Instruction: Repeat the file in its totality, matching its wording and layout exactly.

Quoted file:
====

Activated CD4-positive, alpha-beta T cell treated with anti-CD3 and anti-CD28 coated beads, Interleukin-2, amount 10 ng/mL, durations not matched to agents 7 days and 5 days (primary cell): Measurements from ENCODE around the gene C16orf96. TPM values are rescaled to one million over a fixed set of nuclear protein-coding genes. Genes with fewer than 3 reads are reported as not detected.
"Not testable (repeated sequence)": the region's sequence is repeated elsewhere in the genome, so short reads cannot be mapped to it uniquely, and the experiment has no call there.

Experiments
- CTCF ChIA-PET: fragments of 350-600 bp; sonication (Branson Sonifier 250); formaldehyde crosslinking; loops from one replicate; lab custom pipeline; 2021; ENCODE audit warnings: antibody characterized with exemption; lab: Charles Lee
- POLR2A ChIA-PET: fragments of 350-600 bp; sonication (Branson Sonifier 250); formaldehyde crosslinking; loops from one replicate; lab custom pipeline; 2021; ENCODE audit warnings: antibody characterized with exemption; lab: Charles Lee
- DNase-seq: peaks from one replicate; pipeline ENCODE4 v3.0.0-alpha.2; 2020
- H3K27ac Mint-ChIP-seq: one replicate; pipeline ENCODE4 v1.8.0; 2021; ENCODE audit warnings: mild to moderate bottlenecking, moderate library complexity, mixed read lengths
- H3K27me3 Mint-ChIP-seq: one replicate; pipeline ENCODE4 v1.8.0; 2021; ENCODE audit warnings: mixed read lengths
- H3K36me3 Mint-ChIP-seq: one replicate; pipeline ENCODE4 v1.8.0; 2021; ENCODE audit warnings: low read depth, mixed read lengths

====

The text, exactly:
Activated CD4-positive, alpha-beta T cell treated with anti-CD3 and anti-CD28 coated beads, Interleukin-2, amount 10 ng/mL, durations not matched to agents 7 days and 5 days (primary cell): Measurements from ENCODE around the gene C16orf96. TPM values are rescaled to one million over a fixed set of nuclear protein-coding genes. Genes with fewer than 3 reads are reported as not detected.
"Not testable (repeated sequence)": the region's sequence is repeated elsewhere in the genome, so short reads cannot be mapped to it uniquely, and the experiment has no call there.

Experiments
- CTCF ChIA-PET: fragments of 350-600 bp; sonication (Branson Sonifier 250); formaldehyde crosslinking; loops from one replicate; lab custom pipeline; 2021; ENCODE audit warnings: antibody characterized with exemption; lab: Charles Lee
- POLR2A ChIA-PET: fragments of 350-600 bp; sonication (Branson Sonifier 250); formaldehyde crosslinking; loops from one replicate; lab custom pipeline; 2021; ENCODE audit warnings: antibody characterized with exemption; lab: Charles Lee
- DNase-seq: peaks from one replicate; pipeline ENCODE4 v3.0.0-alpha.2; 2020
- H3K27ac Mint-ChIP-seq: one replicate; pipeline ENCODE4 v1.8.0; 2021; ENCODE audit warnings: mild to moderate bottlenecking, moderate library complexity, mixed read lengths
- H3K27me3 Mint-ChIP-seq: one replicate; pipeline ENCODE4 v1.8.0; 2021; ENCODE audit warnings: mixed read lengths
- H3K36me3 Mint-ChIP-seq: one replicate; pipeline ENCODE4 v1.8.0; 2021; ENCODE audit warnings: low read depth, mixed read lengths